White-armored Stormtroopers in the "Star Wars" movies are practically identical and nearly impossible to tell apart. That uncanny similarity recently inspired a team of scientists who had discovered a new spider genus; the arachnids were so alike each other in size and markings that the researchers named them after the helmeted troops, calling the creatures Stormtropis.
These eight-legged Stormtroopers belong to a family dubbed bald-legged spiders, which are native to South America and Central America.
Like the Stormtroopers, the spiders "are very similar to each other, with some capacity for camouflage"; the sci-fi soldiers and the newfound spiders are also alike in being somewhat clumsy, according to the study. However, there is no evidence (yet) that the spiders, like their movie namesakes, are terrible at hitting moving targets with a blaster. [9 Animals with 'Star Wars'-Inspired Names]
Stormtroopers are a common sight across the Empire's conquered worlds in the "Star Wars" universe, and Colombia's bald-legged spiders turned out to be surprisingly numerous, too. Though the arachnids had never been reported in that country before, the study authors described two species in two previously known genera — Paratropis, Anisaspis — and four in the newfound Stormtropis genus. All the newly described species were scattered across a diverse range of habitats in Colombia.
Male Stormtropis spiders have just two claws on their feet, while other bald-legged spiders have three claws. Stormtropis males also lack the group's signature leg spines and have genitals that are more elongated. Female Stormtropis spiders' genitals have a tubular "neck" and an overall mushroom shape, which also differs from the typical shape found in bald-legged spiders.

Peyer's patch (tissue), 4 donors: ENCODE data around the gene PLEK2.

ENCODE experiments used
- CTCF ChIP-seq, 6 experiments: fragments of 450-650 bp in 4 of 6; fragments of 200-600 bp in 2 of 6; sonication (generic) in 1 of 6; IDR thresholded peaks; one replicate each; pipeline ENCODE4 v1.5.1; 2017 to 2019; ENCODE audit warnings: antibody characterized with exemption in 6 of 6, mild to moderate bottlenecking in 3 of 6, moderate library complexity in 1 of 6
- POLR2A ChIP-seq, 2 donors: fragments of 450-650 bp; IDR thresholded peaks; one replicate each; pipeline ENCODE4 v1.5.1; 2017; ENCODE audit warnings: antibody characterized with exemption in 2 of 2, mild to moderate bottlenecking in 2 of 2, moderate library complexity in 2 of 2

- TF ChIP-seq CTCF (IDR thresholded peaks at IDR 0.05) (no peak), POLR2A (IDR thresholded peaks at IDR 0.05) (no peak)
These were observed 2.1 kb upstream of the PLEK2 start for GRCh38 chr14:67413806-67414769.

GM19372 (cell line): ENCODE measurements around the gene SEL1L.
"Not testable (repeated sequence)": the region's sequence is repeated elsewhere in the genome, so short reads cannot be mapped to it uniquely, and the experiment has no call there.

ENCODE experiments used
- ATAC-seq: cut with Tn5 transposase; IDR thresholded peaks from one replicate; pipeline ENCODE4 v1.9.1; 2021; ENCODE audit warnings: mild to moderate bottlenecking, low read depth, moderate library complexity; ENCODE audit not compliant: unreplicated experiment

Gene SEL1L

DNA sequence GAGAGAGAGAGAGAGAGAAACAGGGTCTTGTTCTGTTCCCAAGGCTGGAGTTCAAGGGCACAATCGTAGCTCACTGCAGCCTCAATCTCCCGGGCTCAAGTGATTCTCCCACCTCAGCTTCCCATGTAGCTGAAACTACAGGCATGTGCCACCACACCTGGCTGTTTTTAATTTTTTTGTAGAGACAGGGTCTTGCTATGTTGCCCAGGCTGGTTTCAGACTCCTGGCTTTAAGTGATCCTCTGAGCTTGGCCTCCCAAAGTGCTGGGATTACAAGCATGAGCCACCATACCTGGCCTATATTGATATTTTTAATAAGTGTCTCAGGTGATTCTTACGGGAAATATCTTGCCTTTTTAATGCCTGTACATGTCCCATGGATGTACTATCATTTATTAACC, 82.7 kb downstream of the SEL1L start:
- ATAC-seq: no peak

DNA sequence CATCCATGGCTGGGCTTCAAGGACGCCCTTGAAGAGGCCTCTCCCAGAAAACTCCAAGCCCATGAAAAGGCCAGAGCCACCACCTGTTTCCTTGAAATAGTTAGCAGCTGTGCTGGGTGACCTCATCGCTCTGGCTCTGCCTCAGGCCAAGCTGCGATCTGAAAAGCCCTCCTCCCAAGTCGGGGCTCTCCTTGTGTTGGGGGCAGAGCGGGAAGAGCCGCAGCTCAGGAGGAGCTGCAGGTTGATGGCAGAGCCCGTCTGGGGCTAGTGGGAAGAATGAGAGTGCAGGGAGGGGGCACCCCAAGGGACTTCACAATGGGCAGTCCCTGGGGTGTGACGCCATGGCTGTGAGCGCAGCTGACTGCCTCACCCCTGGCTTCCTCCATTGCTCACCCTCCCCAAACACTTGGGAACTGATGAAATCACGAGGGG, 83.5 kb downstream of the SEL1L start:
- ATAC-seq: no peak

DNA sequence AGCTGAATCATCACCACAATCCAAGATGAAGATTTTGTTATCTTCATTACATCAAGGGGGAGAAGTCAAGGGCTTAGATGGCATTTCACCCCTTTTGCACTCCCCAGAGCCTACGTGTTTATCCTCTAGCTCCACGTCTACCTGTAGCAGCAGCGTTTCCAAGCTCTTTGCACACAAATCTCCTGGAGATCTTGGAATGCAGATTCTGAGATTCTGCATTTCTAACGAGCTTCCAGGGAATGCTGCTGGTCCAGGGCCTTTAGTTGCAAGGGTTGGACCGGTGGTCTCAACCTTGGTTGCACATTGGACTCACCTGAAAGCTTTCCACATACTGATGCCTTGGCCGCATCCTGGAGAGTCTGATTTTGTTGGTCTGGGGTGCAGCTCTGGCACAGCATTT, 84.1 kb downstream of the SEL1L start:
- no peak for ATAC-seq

Some of the newfound female spiders unexpectedly demonstrated a previously unknown behavior: digging burrows in soil, the researchers reported.
One Stormtropis species — S. muisca — was collected in the central Andes at an altitude of 11,155 feet (3,400 meters) above sea level, making that creature the highest-dwelling bald-legged spider species confirmed to date, the authors wrote.
However, S. muisca's cousins may live even higher than that. The scientists gathered evidence of other bald-legged spider species living at altitudes as high as 13,123 feet (4,000 m), but that data is yet to be published, according to the study.
The findings were published online today (March 14) in the journal ZooKeys.
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Originally published on Live Science.
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Mindy Weisberger is a Live Science editor for the channels Animals and Planet Earth. She also reports on general science, covering climate change, paleontology, biology, and space. Mindy studied film at Columbia University; prior to Live Science she produced, wrote and directed media for the American Museum of Natural History in New York City. Her videos about dinosaurs, astrophysics, biodiversity and evolution appear in museums and science centers worldwide, earning awards such as the CINE Golden Eagle and the Communicator Award of Excellence. Her writing has also appeared in Scientific American, The Washington Post and How It Works Magazine.